With its new exhibition Earthrise, the PAV aims to extend its investigations into the genealogy of the relationship between artistic practices, social change and production of the environment, presenting a collection of pioneering research carried out in Italy in the crucial years around 1968. Nineteen-sixty- eight was not only the year of the student movement and workers’ revolution but also that of the famous photo taken by William Anders on 24 December of that fateful year. This photo was better known precisely as “Earthrise” – from which the exhibition takes its name. It was here that the Earth – isolated in cosmic space – appeared for the first time seen from the Moon.
“The idea that it would be better to return to the earth seen as a polemical response to space exploration is the fundamental idea on which this adventure called Agricola Cornelia is based” wrote Gianfranco Baruchello in a book now famously entitled How to Imagine. A Narrative of Art, Agriculture and Creativity in 1983. The experimental farm, that bears the name of Agicola Cornelia S.p.A., began to take form in 1973, “at the end – that is – of all the political experiences with which we had been linked from sixty-eight onwards and we found ourselves looking for values that were different from normal militancy”. In 1971, however, it was the radical architecture group 9999 who launched a manifesto-flyer with the slogan: “Dear student or lover of the environment, take care! Your ecosystem is at crisis point; your creative abilities are falling asleep.” What unites these aesthetic-political experiences with Piero Gilardi’s famous Tappeti Natura from the second half of the 1960s, just as with incursions into Ugo La Pietra’s spontaneous and peripheral urban kitchen-gardens, is the ethical assumption of the earth seen as a “place of return”.
Rather than nurturing the euphoria for unlimited expansion, the photo of the space landscape taken by Anders in 1968 generated a revolution of perspective for many. It was Earth that became the subject of a new anthropological awareness and social responsibility: that of the limitations and finiteness of the planet. The last possible adventure thus became that which some started to call “ecological”. But this was not a return to legendary and impossible original conditions, and neither was it the discarding of advanced technology whose political use now appears to be what is really at stake in every possible future. For the small constellation of artists and architects at the heart of the Earthrise exhibition, this perspective became immediately practicable and beyond any conservationist dimension.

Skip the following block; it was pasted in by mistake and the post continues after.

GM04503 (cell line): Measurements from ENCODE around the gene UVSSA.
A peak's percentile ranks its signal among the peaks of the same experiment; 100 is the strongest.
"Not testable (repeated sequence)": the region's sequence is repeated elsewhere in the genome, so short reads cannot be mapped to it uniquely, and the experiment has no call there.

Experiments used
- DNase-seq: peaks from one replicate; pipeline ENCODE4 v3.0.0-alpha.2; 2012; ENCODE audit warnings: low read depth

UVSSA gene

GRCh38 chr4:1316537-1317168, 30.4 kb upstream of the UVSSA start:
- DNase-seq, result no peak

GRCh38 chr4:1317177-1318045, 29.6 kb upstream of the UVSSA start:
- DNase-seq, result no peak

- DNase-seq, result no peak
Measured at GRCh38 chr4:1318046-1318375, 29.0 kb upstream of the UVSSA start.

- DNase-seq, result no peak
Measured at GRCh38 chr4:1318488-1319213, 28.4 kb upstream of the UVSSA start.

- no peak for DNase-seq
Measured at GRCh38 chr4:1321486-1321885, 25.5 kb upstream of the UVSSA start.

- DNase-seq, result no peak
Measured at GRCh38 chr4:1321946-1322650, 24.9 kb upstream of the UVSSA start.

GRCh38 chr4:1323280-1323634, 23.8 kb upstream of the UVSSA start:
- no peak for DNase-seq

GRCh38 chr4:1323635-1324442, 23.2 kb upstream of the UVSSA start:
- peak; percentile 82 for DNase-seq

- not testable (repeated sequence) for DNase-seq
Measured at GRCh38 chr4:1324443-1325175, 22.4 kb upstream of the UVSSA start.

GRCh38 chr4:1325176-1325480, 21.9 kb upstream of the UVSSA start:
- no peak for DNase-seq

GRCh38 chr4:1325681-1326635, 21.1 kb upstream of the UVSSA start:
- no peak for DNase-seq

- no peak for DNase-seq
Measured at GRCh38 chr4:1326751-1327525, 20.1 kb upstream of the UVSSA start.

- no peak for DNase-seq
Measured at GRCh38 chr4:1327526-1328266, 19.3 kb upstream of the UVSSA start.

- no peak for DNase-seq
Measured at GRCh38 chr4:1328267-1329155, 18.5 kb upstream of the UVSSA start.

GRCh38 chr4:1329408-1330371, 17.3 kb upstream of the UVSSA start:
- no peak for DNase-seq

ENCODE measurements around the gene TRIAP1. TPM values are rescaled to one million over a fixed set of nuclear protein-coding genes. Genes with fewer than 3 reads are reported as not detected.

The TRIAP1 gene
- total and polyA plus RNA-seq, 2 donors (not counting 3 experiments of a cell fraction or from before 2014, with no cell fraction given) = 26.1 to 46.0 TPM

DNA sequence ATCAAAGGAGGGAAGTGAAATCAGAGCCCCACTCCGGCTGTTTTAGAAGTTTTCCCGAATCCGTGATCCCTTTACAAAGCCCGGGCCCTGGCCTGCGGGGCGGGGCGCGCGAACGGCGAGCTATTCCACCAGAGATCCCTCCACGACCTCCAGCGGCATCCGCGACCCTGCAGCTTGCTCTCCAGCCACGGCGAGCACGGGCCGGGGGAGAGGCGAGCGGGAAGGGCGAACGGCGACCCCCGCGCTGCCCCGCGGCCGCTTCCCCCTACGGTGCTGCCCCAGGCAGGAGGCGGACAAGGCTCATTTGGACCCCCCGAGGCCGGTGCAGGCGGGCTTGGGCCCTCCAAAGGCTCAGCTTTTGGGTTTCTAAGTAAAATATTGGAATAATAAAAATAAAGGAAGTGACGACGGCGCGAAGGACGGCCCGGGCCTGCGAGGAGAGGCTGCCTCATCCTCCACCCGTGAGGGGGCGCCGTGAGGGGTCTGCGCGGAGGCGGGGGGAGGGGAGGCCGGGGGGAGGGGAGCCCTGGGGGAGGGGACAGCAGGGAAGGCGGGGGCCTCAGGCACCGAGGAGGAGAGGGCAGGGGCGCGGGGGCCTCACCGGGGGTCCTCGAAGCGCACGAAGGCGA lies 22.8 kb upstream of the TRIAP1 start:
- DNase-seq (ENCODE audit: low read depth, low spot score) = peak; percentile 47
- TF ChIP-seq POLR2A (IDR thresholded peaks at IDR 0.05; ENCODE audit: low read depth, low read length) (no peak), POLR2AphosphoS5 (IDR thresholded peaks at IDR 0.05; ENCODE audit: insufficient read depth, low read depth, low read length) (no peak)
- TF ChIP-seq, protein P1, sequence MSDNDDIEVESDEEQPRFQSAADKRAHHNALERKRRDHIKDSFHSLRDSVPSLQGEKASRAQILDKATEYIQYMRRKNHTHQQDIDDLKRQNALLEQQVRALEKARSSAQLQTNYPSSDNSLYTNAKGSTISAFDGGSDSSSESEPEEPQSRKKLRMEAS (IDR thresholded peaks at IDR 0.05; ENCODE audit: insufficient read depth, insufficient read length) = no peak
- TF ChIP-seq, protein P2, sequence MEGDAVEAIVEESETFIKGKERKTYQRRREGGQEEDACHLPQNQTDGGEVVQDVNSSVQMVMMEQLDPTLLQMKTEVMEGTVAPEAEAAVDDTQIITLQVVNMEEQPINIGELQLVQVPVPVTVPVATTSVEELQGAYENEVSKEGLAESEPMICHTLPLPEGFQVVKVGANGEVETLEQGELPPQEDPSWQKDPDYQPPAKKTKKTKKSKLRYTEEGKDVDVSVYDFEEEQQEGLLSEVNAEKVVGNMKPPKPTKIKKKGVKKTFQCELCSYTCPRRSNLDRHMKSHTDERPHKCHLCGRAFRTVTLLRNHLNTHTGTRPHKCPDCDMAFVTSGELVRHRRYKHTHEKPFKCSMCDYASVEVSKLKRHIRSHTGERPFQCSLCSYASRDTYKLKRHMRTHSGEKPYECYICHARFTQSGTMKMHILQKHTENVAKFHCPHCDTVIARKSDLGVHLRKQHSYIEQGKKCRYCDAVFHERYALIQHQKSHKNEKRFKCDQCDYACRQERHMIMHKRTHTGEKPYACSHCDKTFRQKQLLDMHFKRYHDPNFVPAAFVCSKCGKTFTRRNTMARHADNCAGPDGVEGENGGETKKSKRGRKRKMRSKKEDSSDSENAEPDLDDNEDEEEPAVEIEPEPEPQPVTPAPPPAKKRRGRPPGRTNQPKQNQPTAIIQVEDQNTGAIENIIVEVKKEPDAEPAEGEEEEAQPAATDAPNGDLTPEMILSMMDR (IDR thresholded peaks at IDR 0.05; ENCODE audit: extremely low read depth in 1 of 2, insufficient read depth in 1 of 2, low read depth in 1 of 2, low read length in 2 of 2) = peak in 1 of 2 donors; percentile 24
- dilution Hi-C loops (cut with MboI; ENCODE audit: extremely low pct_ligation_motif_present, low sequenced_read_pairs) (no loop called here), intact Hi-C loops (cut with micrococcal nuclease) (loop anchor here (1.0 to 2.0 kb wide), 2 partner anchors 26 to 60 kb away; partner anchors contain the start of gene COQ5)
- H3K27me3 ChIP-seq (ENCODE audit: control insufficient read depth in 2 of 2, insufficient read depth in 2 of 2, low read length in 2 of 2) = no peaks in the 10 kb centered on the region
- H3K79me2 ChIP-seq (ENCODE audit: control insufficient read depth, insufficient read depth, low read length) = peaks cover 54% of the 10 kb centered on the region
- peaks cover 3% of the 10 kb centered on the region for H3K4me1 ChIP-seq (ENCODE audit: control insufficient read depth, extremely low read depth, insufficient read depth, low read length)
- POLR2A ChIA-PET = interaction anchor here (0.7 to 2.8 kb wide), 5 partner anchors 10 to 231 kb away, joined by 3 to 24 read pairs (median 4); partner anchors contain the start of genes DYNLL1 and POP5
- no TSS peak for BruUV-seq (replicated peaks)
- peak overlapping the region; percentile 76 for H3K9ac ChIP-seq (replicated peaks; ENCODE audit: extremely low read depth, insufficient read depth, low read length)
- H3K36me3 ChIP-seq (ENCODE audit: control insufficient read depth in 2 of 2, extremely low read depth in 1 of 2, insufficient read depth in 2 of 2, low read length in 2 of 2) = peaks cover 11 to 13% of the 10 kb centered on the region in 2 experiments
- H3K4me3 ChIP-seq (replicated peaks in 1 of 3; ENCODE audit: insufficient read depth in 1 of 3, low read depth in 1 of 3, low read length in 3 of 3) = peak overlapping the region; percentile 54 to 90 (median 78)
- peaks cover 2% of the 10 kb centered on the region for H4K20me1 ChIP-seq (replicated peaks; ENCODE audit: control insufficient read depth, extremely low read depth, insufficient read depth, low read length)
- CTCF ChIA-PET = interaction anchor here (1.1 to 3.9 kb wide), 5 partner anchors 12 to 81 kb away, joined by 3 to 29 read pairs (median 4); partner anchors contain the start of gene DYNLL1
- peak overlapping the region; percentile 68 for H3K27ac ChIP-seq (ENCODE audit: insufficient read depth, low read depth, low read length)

Far from the American styled “earthworks” but also from the symbolic and archetypal work developed by Arte Povera, the works present at Earthrise conjugate the ecological dimension as an active practice in human relations, at all levels of society. Some of the works on display appeared together in the, by now, historic exhibition Italy: The New Domestic Landscape at the MoMA in 1972. Today they seem like the only precursors, within the Italian context, of the renewed contemporary relationship between artistic practices and the ecological ambit. And they did this very much in advance of what we now call, with Félix Guattari, “ecosophy”.